He hates her, in the most passive aggressive way possible... I never thought I'd see the day a dog had ill intentions towards a person.

 

But if you're worried about moving out and expendatures - if your family doesn't know how to handle or bond with your dog, your BC's will become nightmares to them, with intelligent motivation. Then the guilty cost of, "You left your dog with me and so YOU'RE paying for the damages" becomes an issue... Don't do that to your family if it's really a bonded dog to you. I really won't ever do it to my mother again (as much as it still is amusing to me now).

 


  •  
  • First, you can't rely on anyone but a BC and THEIR person to get along.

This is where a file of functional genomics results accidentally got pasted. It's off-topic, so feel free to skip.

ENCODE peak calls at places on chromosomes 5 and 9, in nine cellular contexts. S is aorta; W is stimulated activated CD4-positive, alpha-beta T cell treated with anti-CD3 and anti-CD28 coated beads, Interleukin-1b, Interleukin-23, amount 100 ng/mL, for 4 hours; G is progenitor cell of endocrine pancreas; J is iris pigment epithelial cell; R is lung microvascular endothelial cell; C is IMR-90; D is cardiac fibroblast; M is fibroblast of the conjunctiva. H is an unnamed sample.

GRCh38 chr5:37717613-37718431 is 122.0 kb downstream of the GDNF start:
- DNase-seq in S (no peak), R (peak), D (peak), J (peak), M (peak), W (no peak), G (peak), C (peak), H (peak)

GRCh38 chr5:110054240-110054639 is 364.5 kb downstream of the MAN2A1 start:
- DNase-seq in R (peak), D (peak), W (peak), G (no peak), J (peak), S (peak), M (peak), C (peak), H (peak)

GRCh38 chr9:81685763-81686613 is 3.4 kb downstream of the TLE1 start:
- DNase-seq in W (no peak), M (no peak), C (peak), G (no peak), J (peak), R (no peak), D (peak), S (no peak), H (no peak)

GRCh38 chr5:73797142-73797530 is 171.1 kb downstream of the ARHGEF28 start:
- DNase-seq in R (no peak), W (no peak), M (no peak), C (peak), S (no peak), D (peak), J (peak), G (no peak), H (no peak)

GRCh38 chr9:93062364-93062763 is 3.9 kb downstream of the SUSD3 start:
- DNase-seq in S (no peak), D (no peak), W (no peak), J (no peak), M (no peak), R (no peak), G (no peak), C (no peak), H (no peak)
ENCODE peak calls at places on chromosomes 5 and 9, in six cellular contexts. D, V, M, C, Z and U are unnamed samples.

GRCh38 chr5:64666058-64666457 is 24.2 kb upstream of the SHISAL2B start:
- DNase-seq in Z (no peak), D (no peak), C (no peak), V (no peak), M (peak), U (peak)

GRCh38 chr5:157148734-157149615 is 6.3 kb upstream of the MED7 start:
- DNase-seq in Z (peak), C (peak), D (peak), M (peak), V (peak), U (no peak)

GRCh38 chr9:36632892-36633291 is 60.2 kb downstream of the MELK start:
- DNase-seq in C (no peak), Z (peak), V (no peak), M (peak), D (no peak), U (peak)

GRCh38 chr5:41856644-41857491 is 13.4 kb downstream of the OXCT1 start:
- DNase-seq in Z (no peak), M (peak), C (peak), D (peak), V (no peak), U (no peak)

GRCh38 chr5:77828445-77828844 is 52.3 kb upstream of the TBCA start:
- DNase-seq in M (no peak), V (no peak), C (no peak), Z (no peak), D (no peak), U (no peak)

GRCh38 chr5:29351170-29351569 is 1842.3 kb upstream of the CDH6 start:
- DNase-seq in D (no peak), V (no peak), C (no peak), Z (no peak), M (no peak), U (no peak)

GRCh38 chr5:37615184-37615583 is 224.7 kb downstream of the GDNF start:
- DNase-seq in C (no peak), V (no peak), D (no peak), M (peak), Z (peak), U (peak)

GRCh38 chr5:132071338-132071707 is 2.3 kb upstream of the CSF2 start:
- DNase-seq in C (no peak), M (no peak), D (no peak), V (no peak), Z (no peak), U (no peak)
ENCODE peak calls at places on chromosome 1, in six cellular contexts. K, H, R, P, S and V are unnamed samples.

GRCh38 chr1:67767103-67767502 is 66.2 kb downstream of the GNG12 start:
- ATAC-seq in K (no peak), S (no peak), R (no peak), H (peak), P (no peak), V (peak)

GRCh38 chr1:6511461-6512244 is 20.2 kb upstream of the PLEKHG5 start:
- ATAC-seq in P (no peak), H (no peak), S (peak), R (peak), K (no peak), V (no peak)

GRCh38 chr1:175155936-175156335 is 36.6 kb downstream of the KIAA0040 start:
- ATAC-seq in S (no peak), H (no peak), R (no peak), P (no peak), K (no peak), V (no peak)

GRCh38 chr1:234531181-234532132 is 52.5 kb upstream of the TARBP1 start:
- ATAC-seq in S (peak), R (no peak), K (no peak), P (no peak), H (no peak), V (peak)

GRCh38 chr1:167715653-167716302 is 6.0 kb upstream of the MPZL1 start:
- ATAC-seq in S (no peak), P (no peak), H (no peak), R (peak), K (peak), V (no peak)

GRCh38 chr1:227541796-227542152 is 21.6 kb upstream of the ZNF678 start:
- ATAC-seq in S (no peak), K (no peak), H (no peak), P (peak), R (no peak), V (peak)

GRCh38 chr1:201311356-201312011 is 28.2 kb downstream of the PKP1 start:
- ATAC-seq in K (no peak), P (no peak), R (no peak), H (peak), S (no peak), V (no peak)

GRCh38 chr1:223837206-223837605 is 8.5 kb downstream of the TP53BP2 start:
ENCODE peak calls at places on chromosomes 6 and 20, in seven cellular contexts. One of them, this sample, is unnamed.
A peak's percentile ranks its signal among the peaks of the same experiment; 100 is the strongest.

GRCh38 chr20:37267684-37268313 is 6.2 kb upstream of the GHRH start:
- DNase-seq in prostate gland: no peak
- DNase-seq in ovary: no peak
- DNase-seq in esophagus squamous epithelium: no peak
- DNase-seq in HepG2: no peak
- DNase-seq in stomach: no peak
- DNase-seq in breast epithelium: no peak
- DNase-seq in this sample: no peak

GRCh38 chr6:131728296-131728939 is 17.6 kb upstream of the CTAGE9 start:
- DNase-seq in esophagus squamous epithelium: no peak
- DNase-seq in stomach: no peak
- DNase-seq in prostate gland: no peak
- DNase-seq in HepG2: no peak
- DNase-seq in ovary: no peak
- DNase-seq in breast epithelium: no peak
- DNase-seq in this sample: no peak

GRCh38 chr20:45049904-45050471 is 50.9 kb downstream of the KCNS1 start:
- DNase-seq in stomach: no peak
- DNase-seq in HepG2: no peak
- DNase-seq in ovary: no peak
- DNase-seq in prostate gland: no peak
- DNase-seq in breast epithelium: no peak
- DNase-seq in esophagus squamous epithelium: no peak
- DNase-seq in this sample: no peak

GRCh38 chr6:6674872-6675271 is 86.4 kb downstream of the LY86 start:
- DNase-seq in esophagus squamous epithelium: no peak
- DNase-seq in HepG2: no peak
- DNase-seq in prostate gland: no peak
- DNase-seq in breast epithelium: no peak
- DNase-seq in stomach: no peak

• Second, you can't rely on a BC to have a set pattern because they'll change it up if you're not there to keep a constant.
  • Third, take your dog with you. It's your dog and border collies aren't the dogs to dump on family. There not like a token "family" lab - they have strong attachments to individuals. Take it from someone who figured that out the hard way... Like, $1500-$2000 dollars worth of damage hard and about 20 hours worth of hole filling, trench backfilling, repairing, replacing, reworking and remodeling what my dog had destroyed of my mother's. All for 3 weeks of a temporary stint away! And I still have work left to do this summer to help her recoop her beautiful flower beds, potted plants and garden since he killed everything in them! And I still owe for the Polaris ranger seats... :blink: